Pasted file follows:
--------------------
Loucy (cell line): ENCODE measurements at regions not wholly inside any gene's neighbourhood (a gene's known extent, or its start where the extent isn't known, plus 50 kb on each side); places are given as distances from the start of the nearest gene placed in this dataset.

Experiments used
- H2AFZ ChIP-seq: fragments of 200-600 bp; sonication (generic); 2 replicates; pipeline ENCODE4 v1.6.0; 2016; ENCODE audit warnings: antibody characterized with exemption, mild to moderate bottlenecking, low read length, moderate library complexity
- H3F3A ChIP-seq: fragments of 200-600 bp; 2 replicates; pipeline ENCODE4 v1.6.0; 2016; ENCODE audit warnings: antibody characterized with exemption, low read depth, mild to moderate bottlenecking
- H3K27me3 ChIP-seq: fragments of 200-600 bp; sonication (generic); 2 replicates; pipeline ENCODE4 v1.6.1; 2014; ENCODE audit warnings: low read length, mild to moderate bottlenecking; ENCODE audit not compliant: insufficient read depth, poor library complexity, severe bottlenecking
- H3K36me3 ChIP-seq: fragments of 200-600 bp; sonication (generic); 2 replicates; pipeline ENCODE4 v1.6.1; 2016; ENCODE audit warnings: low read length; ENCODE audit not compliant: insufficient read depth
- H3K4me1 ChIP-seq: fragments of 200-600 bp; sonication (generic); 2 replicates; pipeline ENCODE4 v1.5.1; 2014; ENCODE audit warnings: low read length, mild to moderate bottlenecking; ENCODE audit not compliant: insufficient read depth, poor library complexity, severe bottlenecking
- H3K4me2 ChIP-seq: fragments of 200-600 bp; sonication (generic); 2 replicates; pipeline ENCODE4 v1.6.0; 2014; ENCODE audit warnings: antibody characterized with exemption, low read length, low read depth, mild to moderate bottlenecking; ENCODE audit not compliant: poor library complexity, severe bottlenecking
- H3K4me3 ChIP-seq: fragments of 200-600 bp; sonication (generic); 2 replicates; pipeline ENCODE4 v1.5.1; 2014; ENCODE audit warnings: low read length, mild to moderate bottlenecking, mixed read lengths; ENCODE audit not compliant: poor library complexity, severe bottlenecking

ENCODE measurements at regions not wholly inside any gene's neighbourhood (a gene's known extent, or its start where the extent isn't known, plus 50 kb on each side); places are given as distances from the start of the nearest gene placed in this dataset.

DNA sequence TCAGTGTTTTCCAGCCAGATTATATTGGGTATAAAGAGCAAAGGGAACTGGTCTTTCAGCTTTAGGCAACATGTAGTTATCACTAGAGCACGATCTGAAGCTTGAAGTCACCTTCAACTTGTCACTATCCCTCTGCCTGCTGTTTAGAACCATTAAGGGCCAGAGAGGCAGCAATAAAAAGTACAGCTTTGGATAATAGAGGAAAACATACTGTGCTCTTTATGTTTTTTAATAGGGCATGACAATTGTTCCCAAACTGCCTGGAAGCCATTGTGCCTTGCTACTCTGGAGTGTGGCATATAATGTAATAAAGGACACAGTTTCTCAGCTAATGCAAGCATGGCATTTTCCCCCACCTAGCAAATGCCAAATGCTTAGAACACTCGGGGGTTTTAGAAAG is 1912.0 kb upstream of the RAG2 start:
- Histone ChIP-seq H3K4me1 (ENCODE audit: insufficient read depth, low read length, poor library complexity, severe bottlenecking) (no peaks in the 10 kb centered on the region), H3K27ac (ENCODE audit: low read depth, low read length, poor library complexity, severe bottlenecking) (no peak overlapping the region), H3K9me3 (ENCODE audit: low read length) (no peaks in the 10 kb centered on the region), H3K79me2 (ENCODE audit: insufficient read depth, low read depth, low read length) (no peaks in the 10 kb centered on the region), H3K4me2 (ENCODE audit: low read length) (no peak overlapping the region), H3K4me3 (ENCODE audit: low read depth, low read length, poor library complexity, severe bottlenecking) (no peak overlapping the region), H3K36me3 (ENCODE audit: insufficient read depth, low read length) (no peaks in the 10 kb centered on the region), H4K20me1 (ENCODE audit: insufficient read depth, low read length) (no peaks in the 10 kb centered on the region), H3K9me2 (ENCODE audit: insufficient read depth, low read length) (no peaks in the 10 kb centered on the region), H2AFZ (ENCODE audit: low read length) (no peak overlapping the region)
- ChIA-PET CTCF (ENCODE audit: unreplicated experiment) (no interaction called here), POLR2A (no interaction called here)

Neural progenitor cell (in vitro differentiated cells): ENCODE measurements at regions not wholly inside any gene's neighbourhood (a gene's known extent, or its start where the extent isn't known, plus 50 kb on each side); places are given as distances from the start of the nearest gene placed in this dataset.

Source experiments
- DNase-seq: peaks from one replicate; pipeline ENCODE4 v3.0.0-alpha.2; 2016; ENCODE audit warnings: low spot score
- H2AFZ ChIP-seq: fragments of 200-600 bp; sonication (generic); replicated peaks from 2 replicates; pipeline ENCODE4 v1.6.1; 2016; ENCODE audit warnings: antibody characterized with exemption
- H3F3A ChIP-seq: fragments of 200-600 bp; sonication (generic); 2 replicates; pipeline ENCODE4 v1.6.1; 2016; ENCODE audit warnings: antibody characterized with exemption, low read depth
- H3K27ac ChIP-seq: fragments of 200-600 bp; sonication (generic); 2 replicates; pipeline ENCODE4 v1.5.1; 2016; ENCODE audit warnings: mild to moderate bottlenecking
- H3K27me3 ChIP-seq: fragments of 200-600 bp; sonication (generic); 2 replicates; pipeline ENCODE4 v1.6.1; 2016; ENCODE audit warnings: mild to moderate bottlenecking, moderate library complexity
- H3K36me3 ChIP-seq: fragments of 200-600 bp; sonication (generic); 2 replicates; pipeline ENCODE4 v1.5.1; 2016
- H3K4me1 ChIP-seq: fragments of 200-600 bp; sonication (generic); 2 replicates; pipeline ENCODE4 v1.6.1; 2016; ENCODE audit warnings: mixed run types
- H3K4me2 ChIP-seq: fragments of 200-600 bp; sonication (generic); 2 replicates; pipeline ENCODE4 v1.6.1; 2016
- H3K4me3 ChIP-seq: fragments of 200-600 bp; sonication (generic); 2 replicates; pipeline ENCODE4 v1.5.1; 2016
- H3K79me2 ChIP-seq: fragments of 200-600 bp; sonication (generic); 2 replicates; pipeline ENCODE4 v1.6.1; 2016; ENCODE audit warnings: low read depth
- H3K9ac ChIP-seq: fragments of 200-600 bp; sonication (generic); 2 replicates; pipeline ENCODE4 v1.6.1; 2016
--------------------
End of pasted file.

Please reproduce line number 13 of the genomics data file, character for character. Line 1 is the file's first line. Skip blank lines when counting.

- ChIA-PET CTCF (ENCODE audit: unreplicated experiment) (no interaction called here), POLR2A (no interaction called here)